How To Survive Cooking With Your Kids

Involving my kids in the kitchen never really felt like a good idea to me.  Honestly, it seemed like it would create a big mess.  Aside from looking in the pantry for snacks or grabbing a drink from the refrigerator, they rarely even step foot in there (yeah, that Christmas card that showed my boys “baking” cookies was totally staged).  Recently, when my amazing cousin was babysitting for my two boys, she sent me pictures of them making cupcakes together.  Was she crazy?  But my kids were so happy and excited about it!  I figured I could try it out – we could pick out recipes together, write out a shopping list, cook something new, and maybe my completely picky kids would actually eat something.

The first step was to find some new recipes that would be kid-friendly and easy to prepare.  Of course, as a children’s librarian, my first resource is always the library!  Mercer County Library System has an abundance of cookbooks, especially those targeted to children.  My older son browsed the shelves with me one day.  The cover photo and pictures inside were very important and all the children’s cookbooks were filled with tons of brightly colored pictures.  It was fun bringing the books home and going through them with my boys to have them choose a few recipes they would like to try.

Attempt #1:  Baking bread

One of the first things that both my kids agreed that they wanted to try was to bake their own bread.  I have never made bread before and was surprised they wanted to since they rarely ever eat it willingly.  I figured it might work since kneading dough seemed like playing with Playdoh, which my younger son loves.  We gathered the ingredients and got ready to bake.  It was fun to see how differently my sons approached it.  My older son was very excited about the whole process.  He loved reading the recipe, measuring and adding ingredients, and “getting his hands dirty” mixing and kneading.  My younger son was the opposite.  He liked adding the flour and oil, but when it came time to knead the dough, he wanted nothing to do with it (so much for my analogy!). We made the dough into loaf-like shapes, let it rise, and finally baked them in the oven.  I was kind of nervous that it would not work and our cooking experiment would be a big failure.  I was pleasantly surprised with our results!  The bread was actually edible (well, to most of us - my younger son took one bite and declared it “gross”).  My older son was so proud of his creation.  He loved the bread, ate two pieces immediately, and took some in his lunch the next day, proudly telling his friends he made it “with his own two hands.”  Attempt #1 was a success, at least for the big kid!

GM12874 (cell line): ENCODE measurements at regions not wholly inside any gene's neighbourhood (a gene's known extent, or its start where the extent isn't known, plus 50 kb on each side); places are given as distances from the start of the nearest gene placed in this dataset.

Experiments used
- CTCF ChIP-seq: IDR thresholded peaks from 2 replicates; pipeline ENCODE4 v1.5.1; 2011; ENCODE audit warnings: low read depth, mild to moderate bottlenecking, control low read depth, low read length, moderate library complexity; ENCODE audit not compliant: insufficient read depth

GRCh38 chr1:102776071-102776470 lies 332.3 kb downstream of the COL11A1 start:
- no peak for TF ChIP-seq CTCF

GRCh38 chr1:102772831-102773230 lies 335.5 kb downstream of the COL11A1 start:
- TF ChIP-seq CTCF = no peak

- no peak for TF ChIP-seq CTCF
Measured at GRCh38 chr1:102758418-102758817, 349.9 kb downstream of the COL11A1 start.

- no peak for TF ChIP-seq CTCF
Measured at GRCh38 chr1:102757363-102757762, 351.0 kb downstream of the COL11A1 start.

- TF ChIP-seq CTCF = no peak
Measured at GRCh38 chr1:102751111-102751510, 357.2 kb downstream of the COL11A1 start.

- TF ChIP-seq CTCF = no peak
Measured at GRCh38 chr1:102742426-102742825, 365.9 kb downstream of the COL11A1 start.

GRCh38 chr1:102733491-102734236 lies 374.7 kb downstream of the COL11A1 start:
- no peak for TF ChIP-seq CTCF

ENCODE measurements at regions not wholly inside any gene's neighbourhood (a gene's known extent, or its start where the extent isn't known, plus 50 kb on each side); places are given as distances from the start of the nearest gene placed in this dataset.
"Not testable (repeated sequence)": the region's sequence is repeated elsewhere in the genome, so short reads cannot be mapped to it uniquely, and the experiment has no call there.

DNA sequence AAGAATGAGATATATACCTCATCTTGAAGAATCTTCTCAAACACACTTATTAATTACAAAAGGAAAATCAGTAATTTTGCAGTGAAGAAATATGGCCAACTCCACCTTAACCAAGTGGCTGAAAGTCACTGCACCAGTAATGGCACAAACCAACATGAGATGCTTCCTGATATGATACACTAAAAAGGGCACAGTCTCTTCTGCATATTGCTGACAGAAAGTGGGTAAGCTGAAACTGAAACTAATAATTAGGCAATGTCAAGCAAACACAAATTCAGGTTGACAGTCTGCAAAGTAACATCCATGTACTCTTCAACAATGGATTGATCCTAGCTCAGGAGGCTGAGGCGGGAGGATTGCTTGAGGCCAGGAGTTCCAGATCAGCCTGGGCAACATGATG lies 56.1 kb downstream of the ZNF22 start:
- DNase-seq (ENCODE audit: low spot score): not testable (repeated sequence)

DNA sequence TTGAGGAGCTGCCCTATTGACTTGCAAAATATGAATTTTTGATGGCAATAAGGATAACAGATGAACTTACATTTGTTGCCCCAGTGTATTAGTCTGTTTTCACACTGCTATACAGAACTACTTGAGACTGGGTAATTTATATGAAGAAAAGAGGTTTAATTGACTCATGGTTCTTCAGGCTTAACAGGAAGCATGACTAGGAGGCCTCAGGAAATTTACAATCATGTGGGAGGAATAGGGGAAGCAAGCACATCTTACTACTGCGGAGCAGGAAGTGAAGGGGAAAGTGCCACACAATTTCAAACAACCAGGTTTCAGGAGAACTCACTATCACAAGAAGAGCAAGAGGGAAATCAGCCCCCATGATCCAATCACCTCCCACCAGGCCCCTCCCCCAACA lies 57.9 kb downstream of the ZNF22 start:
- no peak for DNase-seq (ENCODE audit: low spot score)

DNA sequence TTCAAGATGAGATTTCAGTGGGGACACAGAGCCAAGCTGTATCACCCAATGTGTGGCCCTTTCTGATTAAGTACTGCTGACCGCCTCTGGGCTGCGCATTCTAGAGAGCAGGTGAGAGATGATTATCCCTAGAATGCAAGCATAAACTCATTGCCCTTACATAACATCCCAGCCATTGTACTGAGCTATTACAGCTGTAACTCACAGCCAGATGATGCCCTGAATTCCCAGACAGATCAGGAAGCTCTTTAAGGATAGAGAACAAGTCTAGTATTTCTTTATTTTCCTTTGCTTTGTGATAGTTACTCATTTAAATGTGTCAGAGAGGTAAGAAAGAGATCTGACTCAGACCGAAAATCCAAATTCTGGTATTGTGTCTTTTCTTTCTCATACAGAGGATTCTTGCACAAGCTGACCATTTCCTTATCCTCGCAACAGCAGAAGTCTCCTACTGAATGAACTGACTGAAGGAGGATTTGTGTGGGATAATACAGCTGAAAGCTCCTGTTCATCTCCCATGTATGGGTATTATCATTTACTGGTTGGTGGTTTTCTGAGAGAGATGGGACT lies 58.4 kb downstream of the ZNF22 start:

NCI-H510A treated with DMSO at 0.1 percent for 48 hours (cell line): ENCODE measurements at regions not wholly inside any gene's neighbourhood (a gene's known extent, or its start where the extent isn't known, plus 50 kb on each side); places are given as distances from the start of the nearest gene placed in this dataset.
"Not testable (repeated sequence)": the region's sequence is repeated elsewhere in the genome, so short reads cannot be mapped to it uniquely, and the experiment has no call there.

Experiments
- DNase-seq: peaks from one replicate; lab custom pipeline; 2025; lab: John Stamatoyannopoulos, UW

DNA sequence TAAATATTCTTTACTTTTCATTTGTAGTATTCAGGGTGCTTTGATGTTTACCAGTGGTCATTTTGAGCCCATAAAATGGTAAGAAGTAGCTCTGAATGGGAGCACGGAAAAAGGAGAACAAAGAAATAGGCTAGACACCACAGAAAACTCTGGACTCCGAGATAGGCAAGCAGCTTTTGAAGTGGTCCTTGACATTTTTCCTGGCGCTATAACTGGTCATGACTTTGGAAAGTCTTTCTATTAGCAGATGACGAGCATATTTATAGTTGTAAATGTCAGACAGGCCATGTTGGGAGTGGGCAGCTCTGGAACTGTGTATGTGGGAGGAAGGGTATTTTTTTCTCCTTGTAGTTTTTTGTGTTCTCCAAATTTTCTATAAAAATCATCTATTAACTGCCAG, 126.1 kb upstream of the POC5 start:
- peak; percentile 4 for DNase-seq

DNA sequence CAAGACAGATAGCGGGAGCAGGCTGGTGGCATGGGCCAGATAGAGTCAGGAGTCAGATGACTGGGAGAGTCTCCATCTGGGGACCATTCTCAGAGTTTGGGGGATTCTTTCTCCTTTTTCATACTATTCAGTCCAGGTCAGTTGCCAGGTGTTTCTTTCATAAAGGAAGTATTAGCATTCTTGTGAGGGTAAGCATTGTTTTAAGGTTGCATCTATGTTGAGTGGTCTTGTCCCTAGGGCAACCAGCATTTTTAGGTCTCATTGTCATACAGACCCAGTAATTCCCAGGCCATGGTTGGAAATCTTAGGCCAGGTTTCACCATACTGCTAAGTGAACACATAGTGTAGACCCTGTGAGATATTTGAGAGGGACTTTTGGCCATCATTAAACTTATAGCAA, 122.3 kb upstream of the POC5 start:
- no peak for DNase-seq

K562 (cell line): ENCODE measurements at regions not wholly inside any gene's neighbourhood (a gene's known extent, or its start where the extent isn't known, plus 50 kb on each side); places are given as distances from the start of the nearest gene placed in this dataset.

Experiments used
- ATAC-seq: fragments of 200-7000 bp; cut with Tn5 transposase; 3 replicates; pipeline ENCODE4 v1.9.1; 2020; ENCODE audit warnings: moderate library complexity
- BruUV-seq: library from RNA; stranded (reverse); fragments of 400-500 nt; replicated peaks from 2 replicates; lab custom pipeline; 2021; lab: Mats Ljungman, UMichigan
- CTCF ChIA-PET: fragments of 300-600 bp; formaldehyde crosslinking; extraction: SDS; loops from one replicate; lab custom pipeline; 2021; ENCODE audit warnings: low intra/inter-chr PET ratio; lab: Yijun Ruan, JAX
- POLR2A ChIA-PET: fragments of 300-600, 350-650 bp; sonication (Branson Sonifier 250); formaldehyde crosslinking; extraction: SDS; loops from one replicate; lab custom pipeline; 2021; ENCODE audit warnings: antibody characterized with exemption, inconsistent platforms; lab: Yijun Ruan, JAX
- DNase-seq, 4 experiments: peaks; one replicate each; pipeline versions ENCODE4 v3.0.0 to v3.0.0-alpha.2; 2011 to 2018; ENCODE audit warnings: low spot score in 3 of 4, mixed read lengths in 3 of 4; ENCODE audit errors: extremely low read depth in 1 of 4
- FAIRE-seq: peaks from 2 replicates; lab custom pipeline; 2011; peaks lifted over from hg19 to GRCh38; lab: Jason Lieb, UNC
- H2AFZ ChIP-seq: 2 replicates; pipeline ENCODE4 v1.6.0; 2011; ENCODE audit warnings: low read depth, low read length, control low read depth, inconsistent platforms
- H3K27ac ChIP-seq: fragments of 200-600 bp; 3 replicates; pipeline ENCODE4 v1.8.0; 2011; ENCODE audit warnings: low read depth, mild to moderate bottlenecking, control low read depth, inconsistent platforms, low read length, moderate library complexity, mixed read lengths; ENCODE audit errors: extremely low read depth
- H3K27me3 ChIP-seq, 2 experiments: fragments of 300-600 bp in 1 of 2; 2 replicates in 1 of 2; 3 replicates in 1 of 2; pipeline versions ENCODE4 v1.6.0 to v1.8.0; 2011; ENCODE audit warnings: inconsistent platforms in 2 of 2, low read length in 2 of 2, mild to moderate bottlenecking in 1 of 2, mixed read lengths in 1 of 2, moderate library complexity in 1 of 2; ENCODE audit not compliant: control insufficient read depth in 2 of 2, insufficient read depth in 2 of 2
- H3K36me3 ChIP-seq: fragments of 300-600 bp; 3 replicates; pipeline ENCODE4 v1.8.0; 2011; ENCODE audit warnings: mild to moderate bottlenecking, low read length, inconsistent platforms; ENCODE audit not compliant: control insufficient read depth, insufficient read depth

Attempt #2:  Making a smoothie with a 4-year-old